Live streaming is one of the most engaging ways to connect with your audience.
They get to see the human side of you, have their pressing questions answered in real time, and interact with you and your content in fresh ways.
It’s an easy decision.
But choosing the best platform to host your live-stream content…well, that’s a tougher one.
Facebook and Youtube – two of the biggest video platforms in the world-wide-web – let users host live streams with some handy features.
But which one is the right fit for your live content?
Let’s Look at different aspects.
There are certain things that your target audience might want to see when it comes to streaming, such as
- Transcoding, which means your stream can reach different devices.
- Adaptable bit rate, meaning that when a viewer’s internet is slow, the video quality will reduce rather than stop altogether.
- Live rewinds – so that if they arrive late; your audience doesn’t have to wait for the recording to be ready.
Let’s find out how both of these platforms handle this functionality.
Streaming Capabilities for Facebook Live
b. You can stream to lots of different places within Facebook to keep your stream targeted at the right audience: pages, profiles, groups, or events.
c. When you go live, your followers, group members, or event attendees will get a notification, who can interact with your live stream with 7 different reactions or comments.
d. It’s RTMP compatible, meaning you can stream to a range of different channels if you use the right streaming software.
e. Your viewers can’t live rewind or pause, but they can request to join your live stream as a guest.
Streaming Capabilities for YouTube Live
b. Your stream is featured on your channel for your subscribers to find and is searchable through the main YouTube results and dedicated “Live” channel, and you can embed the stream to your own website.
c. Notifications are sent to your subscribers when you’re going live and the option for them to engage through chat.
d.Multistream options, which means if you’re using the right software – it’s RTPM compatible.
e. Live rewinds for your audience to track through your content and you can add chapters after the video has been uploaded.
Not all live streamers do it for the money, but there is a lot of cash to be made if that’s what you’re looking for.
One thing that’s important to note when looking at monetization is that both platforms do have some restrictions for some countries – meaning that not all your fans may be able to participate in your streaming and not all creators can get paid.
How To Make Money with Facebook Live
Facebook is investing in live streaming and working to develop ways for creators to monetize their audience on the platform..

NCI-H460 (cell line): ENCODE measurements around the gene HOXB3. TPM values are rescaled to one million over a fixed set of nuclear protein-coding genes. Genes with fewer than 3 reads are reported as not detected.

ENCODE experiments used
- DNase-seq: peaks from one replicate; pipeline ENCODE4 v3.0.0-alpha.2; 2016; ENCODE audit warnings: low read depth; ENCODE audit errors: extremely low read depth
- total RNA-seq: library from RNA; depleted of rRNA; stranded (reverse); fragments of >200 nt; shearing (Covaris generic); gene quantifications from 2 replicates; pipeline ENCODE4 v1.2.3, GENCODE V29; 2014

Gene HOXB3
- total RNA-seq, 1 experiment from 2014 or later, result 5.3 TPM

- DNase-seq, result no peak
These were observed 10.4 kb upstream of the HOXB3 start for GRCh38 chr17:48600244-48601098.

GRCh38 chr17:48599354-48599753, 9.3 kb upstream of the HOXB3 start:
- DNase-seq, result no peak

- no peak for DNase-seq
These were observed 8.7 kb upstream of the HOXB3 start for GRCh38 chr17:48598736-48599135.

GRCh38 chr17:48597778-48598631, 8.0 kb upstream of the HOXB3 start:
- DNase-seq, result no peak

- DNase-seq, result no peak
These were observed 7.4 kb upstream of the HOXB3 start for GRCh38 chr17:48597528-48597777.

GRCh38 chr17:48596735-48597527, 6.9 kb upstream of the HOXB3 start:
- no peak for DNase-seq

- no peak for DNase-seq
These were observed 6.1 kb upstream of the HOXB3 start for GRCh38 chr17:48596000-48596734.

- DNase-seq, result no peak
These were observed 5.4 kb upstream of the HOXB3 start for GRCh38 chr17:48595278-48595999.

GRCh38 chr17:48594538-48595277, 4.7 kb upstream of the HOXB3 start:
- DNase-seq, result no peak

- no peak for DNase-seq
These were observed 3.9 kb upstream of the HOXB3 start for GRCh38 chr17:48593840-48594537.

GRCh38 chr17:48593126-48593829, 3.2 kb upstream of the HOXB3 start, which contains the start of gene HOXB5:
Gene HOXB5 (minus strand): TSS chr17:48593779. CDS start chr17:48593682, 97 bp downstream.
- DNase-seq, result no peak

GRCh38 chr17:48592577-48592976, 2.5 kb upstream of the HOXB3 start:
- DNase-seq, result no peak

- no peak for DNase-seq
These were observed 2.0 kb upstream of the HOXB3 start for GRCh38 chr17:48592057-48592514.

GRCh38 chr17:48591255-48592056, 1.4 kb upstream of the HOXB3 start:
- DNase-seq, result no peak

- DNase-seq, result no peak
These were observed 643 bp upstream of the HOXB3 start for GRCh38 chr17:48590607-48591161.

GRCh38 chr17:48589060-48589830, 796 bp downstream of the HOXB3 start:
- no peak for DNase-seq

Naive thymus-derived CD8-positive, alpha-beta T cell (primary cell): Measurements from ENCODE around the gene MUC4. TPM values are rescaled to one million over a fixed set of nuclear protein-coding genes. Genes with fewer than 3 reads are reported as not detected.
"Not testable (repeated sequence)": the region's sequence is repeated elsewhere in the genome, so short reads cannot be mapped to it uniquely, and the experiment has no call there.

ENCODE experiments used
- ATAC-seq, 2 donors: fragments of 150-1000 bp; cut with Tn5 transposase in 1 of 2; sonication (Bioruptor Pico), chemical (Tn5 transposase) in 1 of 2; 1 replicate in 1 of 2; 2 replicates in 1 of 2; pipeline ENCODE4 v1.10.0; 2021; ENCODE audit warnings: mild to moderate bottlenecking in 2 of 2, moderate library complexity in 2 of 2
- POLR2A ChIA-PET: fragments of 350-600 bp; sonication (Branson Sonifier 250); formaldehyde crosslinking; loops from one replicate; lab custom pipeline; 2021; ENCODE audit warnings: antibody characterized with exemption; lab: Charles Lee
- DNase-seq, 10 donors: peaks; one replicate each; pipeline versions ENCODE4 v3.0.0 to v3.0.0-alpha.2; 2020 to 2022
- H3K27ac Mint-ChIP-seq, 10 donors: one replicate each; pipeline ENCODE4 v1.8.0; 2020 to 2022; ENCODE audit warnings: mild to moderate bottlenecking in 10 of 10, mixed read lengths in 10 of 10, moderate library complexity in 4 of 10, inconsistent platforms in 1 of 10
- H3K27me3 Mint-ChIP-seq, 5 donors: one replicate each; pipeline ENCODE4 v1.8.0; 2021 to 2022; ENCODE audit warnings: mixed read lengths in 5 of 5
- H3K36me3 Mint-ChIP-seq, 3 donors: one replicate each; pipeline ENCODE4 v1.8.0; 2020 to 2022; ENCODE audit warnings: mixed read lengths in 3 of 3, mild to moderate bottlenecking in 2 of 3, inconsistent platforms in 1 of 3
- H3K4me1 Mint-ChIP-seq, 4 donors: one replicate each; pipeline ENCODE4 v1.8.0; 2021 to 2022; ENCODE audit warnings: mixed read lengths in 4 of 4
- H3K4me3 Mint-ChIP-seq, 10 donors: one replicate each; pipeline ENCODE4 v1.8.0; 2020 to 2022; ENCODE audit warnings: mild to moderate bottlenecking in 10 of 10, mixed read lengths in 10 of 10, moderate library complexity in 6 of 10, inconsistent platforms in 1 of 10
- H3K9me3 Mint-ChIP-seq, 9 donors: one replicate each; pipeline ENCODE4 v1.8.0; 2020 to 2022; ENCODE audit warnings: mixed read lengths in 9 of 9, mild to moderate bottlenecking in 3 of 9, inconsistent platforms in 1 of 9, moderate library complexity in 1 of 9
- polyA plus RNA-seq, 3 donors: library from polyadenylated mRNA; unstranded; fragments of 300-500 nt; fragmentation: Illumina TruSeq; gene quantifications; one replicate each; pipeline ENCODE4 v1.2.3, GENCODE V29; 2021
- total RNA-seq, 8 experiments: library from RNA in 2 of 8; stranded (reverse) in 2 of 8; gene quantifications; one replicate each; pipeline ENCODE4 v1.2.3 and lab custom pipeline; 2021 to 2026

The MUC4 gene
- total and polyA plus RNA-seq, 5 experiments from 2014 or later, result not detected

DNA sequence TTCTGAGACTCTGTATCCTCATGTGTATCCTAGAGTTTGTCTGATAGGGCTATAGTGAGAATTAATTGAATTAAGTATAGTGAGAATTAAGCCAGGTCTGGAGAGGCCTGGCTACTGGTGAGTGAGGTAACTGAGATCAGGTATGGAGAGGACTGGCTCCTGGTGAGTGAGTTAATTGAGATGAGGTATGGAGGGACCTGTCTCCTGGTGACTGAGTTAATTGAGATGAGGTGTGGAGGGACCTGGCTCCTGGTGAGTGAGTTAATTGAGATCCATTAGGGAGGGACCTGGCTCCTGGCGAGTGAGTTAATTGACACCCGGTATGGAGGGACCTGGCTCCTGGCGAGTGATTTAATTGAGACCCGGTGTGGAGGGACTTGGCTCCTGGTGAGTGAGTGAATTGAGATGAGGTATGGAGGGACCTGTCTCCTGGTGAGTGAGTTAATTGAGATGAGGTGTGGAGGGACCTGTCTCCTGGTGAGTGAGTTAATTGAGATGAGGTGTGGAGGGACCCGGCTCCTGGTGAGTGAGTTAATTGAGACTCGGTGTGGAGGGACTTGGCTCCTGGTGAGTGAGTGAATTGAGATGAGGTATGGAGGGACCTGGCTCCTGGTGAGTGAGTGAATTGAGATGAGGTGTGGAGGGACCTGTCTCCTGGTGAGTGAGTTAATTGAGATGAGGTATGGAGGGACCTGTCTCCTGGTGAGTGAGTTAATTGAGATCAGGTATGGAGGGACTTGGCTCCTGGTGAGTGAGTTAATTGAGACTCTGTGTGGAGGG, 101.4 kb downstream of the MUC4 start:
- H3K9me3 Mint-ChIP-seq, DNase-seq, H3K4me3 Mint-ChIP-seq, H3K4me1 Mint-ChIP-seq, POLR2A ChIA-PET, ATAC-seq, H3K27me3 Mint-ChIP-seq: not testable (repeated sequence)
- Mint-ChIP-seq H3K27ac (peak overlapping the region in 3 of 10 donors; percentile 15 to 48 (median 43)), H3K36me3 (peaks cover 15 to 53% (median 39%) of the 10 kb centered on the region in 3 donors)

In June 2020, new monetization tools were added to Facebook,
b. Stars that viewers buy and send to creators during live streams. You can get a Star target and have it as a video overlay.
c. In-stream ads for short videos and live videos.
How To Make Money with YouTube Live
YouTube has more monetization options than Facebook do. you can generate revenue with:
b. Super Chat and Super Likes, letting your fans pay to highlight their comments and likes in your live chat feed.
c. The merch shelf, where you can sell your official merchandise through a YouTube partner and pin it under your live content.
d. Ad revenue from overlay, banner, and roll ads.
To grow your channel, and to increase your revenue, you need to be able to market your content.
For both platforms, you don’t really ever own your audience – there’s no email list you can download or integration with your email marketing tool to contact them directly.
Marketing Capabilities for Facebook Live
Marketing Capabilities for YouTube Live
b. Advertisements on YouTube and other platforms to find your audience.
Since everything on YouTube is video-focused, there’s nothing else to compete with – unlike Facebook where businesses fight for the same screen space as your friends’ wedding photos and your mom’s adorable cat pics.
This means on YouTube there’s more chance of your content being discovered organically rather than that you needing to pay for adverts to get your content into people’s feeds.
To conclude, who’s the winner?
YouTube Live is better when you want to grow your audience through organic search and have a lot of control over who sees your videos. Facebook Live is better when you already have an audience to show content to and want people to discover them on the Facebook app.
So, it’s a good idea to be active on both platforms.
Stay tuned for more such valuable information…
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